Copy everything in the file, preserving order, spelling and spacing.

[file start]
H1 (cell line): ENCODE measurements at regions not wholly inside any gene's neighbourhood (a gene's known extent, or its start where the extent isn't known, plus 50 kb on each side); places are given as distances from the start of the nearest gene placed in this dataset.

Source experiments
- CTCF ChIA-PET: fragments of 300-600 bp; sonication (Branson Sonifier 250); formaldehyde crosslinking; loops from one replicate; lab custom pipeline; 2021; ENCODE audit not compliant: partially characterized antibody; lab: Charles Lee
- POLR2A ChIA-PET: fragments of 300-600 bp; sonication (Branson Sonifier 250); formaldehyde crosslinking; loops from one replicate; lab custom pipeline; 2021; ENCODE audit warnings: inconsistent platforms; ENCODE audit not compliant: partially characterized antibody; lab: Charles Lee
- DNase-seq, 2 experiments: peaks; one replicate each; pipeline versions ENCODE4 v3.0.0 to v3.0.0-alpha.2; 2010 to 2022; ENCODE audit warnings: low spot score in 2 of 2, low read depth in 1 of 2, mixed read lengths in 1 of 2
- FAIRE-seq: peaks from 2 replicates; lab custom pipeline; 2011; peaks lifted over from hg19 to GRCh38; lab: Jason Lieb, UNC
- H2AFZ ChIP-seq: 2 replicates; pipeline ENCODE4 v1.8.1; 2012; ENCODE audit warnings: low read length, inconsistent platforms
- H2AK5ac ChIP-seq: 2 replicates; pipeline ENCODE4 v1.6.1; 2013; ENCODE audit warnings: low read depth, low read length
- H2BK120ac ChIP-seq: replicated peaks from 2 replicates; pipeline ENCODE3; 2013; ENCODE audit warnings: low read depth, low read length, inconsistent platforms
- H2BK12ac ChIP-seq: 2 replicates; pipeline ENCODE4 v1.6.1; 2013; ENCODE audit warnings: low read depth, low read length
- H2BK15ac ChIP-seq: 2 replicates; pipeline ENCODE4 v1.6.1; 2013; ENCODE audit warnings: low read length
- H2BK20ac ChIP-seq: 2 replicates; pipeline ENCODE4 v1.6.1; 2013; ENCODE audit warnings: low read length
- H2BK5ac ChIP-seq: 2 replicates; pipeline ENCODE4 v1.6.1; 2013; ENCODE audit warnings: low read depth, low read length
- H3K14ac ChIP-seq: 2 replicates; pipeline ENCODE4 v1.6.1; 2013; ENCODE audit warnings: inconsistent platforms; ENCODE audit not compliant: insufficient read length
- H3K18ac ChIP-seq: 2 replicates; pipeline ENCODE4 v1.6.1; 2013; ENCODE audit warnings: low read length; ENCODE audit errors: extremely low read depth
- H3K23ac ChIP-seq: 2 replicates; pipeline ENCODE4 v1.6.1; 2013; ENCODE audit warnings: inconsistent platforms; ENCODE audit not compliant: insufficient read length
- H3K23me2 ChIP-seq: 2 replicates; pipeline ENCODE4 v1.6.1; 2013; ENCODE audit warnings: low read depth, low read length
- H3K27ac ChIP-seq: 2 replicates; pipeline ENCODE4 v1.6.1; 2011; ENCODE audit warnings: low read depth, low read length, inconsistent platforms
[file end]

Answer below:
H1 (cell line): ENCODE measurements at regions not wholly inside any gene's neighbourhood (a gene's known extent, or its start where the extent isn't known, plus 50 kb on each side); places are given as distances from the start of the nearest gene placed in this dataset.

Source experiments
- CTCF ChIA-PET: fragments of 300-600 bp; sonication (Branson Sonifier 250); formaldehyde crosslinking; loops from one replicate; lab custom pipeline; 2021; ENCODE audit not compliant: partially characterized antibody; lab: Charles Lee
- POLR2A ChIA-PET: fragments of 300-600 bp; sonication (Branson Sonifier 250); formaldehyde crosslinking; loops from one replicate; lab custom pipeline; 2021; ENCODE audit warnings: inconsistent platforms; ENCODE audit not compliant: partially characterized antibody; lab: Charles Lee
- DNase-seq, 2 experiments: peaks; one replicate each; pipeline versions ENCODE4 v3.0.0 to v3.0.0-alpha.2; 2010 to 2022; ENCODE audit warnings: low spot score in 2 of 2, low read depth in 1 of 2, mixed read lengths in 1 of 2
- FAIRE-seq: peaks from 2 replicates; lab custom pipeline; 2011; peaks lifted over from hg19 to GRCh38; lab: Jason Lieb, UNC
- H2AFZ ChIP-seq: 2 replicates; pipeline ENCODE4 v1.8.1; 2012; ENCODE audit warnings: low read length, inconsistent platforms
- H2AK5ac ChIP-seq: 2 replicates; pipeline ENCODE4 v1.6.1; 2013; ENCODE audit warnings: low read depth, low read length
- H2BK120ac ChIP-seq: replicated peaks from 2 replicates; pipeline ENCODE3; 2013; ENCODE audit warnings: low read depth, low read length, inconsistent platforms
- H2BK12ac ChIP-seq: 2 replicates; pipeline ENCODE4 v1.6.1; 2013; ENCODE audit warnings: low read depth, low read length
- H2BK15ac ChIP-seq: 2 replicates; pipeline ENCODE4 v1.6.1; 2013; ENCODE audit warnings: low read length
- H2BK20ac ChIP-seq: 2 replicates; pipeline ENCODE4 v1.6.1; 2013; ENCODE audit warnings: low read length
- H2BK5ac ChIP-seq: 2 replicates; pipeline ENCODE4 v1.6.1; 2013; ENCODE audit warnings: low read depth, low read length
- H3K14ac ChIP-seq: 2 replicates; pipeline ENCODE4 v1.6.1; 2013; ENCODE audit warnings: inconsistent platforms; ENCODE audit not compliant: insufficient read length
- H3K18ac ChIP-seq: 2 replicates; pipeline ENCODE4 v1.6.1; 2013; ENCODE audit warnings: low read length; ENCODE audit errors: extremely low read depth
- H3K23ac ChIP-seq: 2 replicates; pipeline ENCODE4 v1.6.1; 2013; ENCODE audit warnings: inconsistent platforms; ENCODE audit not compliant: insufficient read length
- H3K23me2 ChIP-seq: 2 replicates; pipeline ENCODE4 v1.6.1; 2013; ENCODE audit warnings: low read depth, low read length
- H3K27ac ChIP-seq: 2 replicates; pipeline ENCODE4 v1.6.1; 2011; ENCODE audit warnings: low read depth, low read length, inconsistent platforms